Family Togetherness Makes Good Business
   by Ray Butch Gamboa
   Page B-4, Philippine Star Business,  February 21, 2015
 

papemelroti press

When you go around malls, chances are you’ve seen one of the Papemelroti stores. This brand has been around for decades, and this store has touched the hearts of many Filipinos at one point in their lives.

A peek inside will show hundreds of items, arts and crafts packed into a small space, from figurines to hand-painted t-shirts, from posters to coffee mugs, from wooden signs bearing Bible verses to scrap books and craft paper. It is a gift store with hand-fashioned items that are both endearing and unique, but Papemelroti has an interesting story behind its enduring success as a business venture, a family business.

We spoke with Patsy Paterno, one of five siblings from the Alejandro family who owns the business. The name itself is derived from the first names of the five siblings, and in order of seniority—Patsy, Peggy, Meldy, Robbie and Tina. Their parents started the predecessor of Papemelroti—their first store was Corben (for Corit and Benny, their parents) put up in 1967 as a concession to the matriarch, Patsy’s mom. Back then, Corit was already doing stuffed toys by hand which Benny would bring to his office to sell. Corit wanted so much a small store for herself, prompting the family to hunt down a two story place that had a store on the ground floor, and a good living space for the family of seven on the upper floor.

The store had a display window that Corit would dress up with her own creations, but customers who went inside the store were surprised to find that the only items that were for sale were those in the display window!!

What is amazing about the Alejandros is their sense of family. The parents encouraged the children to have activities that centered on arts and crafts, making figurines and decoupage together, and as Patsy was growing up, she remembers giving expression to her artistic talents and creating something, anything that could be worth selling in their tiny gift store. This was also true for her four other siblings.

Soon after graduation from college, the Alejandro children thought of putting up a small gift shop which they opened in Ali Mall in Cubao, Quezon City. Back then, Ali Mall was THE mall, and it was packed with stores and restaurants. Papemelroti found a small space on the second floor with only family members, no employees, running the store daily. The family filled it up with their own brand of knick knacks. One brother hand-painted plain t-shirts, others made wooden frames with verses or special messages specific to a group, i.e., World’s Best Nurse, or Thank You Grandma, or To the Best Ninang Ever. The youngest in the brood, Tina, aged seven, was in charge of wrapping the gift items. The whole concept clicked and the family somehow filled a niche that no one had thought of before them.

But Ali Mall itself got overrun by other rising new malls and soon, the tenants started closing down, leaving only Papemelroti standing. They relocated to the ground floor and survived well, so well in fact that the brand now has 15 stores in different places: SM branches in North EDSA, Fairview, Sta. Mesa, Las Piņas (South Mall) and Mega Mall. They also have branches in Sta. Lucia, Robinson’s Place Manila, Pampanga, Clark and, of course, their flagship store at 91 Roces Avenue in Quezon City.

The family matriarch, Corit who started it all, passed away last year, but the Alejandros have remained united and steadfast. Another amazing quality of this family is their faith—they attribute the success of their business venture to God and know that whatever challenges come, they will overcome.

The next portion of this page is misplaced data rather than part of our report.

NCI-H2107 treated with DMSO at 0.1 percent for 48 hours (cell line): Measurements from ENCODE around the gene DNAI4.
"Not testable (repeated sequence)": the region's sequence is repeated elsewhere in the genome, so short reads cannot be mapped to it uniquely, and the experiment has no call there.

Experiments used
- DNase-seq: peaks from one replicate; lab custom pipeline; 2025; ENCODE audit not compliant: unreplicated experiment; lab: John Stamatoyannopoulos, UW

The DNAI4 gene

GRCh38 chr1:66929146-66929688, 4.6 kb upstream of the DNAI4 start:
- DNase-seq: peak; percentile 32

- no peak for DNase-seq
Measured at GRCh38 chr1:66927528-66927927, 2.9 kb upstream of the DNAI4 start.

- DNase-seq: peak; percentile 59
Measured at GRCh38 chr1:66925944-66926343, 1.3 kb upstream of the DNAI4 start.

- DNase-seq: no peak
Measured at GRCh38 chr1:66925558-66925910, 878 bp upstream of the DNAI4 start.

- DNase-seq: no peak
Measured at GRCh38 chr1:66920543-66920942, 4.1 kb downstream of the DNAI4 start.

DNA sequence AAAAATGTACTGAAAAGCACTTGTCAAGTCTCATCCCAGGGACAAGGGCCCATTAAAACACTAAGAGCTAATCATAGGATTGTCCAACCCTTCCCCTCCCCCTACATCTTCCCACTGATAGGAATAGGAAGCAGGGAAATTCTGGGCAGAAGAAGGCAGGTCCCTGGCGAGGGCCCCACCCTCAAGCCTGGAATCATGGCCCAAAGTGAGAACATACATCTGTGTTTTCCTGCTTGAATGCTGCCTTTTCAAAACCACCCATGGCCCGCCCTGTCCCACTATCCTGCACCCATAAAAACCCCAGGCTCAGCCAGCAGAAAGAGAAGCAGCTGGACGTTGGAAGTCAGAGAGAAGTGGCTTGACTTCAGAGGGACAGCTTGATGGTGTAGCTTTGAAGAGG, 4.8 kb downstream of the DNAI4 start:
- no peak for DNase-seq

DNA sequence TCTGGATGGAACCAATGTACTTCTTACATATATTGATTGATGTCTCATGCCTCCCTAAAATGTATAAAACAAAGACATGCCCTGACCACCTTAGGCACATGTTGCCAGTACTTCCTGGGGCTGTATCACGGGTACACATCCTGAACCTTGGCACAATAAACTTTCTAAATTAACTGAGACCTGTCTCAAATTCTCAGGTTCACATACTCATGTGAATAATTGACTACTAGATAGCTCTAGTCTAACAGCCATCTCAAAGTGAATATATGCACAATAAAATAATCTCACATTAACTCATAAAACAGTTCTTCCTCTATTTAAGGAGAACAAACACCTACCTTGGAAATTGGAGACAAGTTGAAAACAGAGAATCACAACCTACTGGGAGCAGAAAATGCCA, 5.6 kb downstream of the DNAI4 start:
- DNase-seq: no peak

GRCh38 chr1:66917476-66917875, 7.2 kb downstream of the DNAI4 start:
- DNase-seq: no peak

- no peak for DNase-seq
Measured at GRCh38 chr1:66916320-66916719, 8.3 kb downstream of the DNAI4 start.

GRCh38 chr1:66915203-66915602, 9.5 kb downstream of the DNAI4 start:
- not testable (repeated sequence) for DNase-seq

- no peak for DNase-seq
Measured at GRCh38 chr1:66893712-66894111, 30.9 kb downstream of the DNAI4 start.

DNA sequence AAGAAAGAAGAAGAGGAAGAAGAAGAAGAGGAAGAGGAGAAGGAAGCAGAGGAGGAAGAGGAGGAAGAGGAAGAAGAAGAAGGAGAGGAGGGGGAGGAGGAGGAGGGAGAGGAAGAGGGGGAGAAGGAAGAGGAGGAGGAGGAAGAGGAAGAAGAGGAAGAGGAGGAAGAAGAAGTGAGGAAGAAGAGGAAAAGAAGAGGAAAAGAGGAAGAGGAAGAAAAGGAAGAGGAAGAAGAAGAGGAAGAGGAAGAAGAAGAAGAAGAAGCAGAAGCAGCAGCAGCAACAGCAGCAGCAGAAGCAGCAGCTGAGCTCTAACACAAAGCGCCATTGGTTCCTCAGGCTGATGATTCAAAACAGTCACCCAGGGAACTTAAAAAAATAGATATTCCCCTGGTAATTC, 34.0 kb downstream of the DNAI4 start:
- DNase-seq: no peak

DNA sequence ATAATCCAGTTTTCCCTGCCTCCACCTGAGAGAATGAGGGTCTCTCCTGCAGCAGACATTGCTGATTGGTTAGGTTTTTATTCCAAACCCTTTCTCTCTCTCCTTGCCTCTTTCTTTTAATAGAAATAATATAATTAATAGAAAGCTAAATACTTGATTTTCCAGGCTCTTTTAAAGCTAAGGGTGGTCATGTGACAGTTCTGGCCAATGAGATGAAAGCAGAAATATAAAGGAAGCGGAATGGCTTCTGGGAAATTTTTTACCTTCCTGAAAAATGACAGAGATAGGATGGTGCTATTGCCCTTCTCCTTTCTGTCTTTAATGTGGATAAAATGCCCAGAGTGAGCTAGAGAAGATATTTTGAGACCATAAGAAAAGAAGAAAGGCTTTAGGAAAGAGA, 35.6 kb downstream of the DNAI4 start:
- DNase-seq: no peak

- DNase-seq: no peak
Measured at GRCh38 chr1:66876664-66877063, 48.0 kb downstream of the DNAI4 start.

“Most of our problems stem from the government…sad to say,” laments Patsy. They always endeavor to pay the correct taxes, Patsy says, but still get harassed in the process. Unfortunately, this is a lament that many businessmen face, so take heart: you are not alone.

Aside from their numerous stores, Papemelroti sells online, so even if they do not actively export their products, these invariably reach homes abroad through their website (Papemelroti.com).
Most of their stuff are local because, in Patsy’s words “they want to give livelihood to Filipinos”, though some components like those needed to make their fashion jewelry are sourced from abroad. They have also partnered with other organizations like Kidney Friends whose members make jewelry for Papemelroti. The monthly newsletter that they publish is a venue for social interaction that benefits the community as well as the loyal patrons and customers of the brand.

Now, Papemelroti is thriving well, and the family is still working beautifully together. The patriarch himself has contributed his own brand of art through the metal words, a new product in the store. The store’s strength, according to Patsy is in designing—her sisters and her own son are the designers, while a niece who just recently joined in the family business does beautiful posters. The stationery and greeting cards are still there, the scrapbook, the craft paper and wood carvings as well. The personalized coffee mugs, the quaint picture frames and sweet messages on wood, the hand-painted one- of- a- kind t-shirts are still selling well. They will never run out of Bible verses to quote, or one liners from nostalgic poems or thank you messages to a favorite aunt or teacher. They now have handcrafted jewelry to add to their vast collection of saleable items, and they are still using recycled paper which they started way back in the 70s.

All these are part of a time-tested formula that has worked for years, “so if it ain’t broke, why fix it?” Kudos to this family business that has fared so well over almost five decades of doing business in the Philippines. May your tribe increase.

Mabuhay!!! Be proud to be a Filipino.

Reposted from Philippine Star site


 

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